When you encourage, facilitate and reward empowerment, good people will usually recognize that you value them and are willing to invest in them. They also understand that they are part of a winning team that is progressing and improving.

Foster a team attitude

Few managers are good in all the four areas we must manage. Developing a team attitude can help develop skills in a team member that you may lack and which can improve total management performance and results. Most of your team members want to be part of a winning team – one that provides satisfaction, challenges and a chance to improve.

Meanwhile, managing and fostering relationships with a number of people and organizations outside of your operation can provide valuable insight and add valuable members to your team. These potential members include bankers, veterinarians, feed dealers, implement dealers, other good ranchers, researchers, Extension specialists, etc.

Fostering relationships with these people can bring constructive criticism and fresh, valuable ideas to your operation. If they’re vendors, you need to help them understand your objectives, so that they’re willing to help you use their products profitably and not just to maximize their sales to you.

Beware of “I” disease

I must discuss one more item that pertains to leading an organization. It may be your ranch, but beware of “I” disease. I’ve heard too many owners or managers talk about what “I” did. I’ve even seen this in partnerships, with both partners claiming the “I” credit.

You have a team, so give them credit – most of it. If you’re good, your contributions will be evident to your partners, team members, neighbors, customers and vendors. If something turned out well, then suggest that “we” did it.

If it was a bust, you might then say, “I surely goofed up that time.” But, even then, “we” still works.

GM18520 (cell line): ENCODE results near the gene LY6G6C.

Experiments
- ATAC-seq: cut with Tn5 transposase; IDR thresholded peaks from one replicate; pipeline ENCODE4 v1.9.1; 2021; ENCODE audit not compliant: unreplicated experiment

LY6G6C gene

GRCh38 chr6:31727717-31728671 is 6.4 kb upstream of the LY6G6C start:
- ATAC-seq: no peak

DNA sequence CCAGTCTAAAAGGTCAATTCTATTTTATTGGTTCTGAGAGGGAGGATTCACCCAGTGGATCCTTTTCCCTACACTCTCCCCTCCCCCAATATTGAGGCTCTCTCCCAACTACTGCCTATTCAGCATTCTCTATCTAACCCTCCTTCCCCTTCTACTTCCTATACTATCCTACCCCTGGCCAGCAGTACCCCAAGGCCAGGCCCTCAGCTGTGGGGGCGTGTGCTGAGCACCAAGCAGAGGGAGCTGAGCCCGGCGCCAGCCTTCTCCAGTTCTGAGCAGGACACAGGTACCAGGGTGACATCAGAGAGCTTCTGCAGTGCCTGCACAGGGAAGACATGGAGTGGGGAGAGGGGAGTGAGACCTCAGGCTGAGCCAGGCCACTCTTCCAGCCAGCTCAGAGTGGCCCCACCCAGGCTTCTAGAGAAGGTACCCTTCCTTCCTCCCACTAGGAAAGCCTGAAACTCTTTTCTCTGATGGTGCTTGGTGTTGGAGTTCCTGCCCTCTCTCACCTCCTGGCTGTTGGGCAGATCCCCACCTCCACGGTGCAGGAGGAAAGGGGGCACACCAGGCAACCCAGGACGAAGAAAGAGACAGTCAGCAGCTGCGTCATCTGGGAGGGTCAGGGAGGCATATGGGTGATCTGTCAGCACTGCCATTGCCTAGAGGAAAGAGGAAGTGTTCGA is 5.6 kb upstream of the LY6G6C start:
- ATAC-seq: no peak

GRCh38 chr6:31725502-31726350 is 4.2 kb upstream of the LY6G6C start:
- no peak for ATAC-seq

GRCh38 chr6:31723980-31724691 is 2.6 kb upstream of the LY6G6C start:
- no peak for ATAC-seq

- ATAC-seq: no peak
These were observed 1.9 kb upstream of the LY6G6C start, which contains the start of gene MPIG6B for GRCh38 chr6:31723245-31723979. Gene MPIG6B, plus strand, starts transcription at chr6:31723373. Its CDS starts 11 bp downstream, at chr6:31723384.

One of the greatest blessings of my professional life was to have great co-workers. Without them, my efforts wouldn’t have gone very far. We need to express gratitude and respect for the members of our team by the words we say and the opportunities we give them.

Burke Teichert, consultant on strategic planning for ranches, is retired as vice president and general manager of Deseret. He resides in Orem, UT, and can be reached at [email protected]. The opinions of Burke Teichert are not necessarily those of beefmagazine.com or the Penton Farm Progress Group.


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About the Author(s)

Burke Teichert

Burke Teichert was born and raised on a family ranch in western Wyoming and earned a B.S. in ag business from Brigham Young University and M.S. in ag economics from University of Wyoming. His work history includes serving as a university faculty member, cattle reproduction specialist, and manager of seven cattle ranchers for Deseret Land and Cattle.

Teichert retired in 2010 as vice president and general manager with AgReserves, Inc., where he was involved in seven major ranch acquisitions in the U.S. and the management of a number of farms and ranches in the U.S. as well as Canada and Argentina.

In retirement, he is a consultant and speaker, passing on his expertise in organizing ranches to be very cost-effective and efficient, with minimal labor requirements. His column on strategic planning for the ranch appears monthly in BEEF magazine.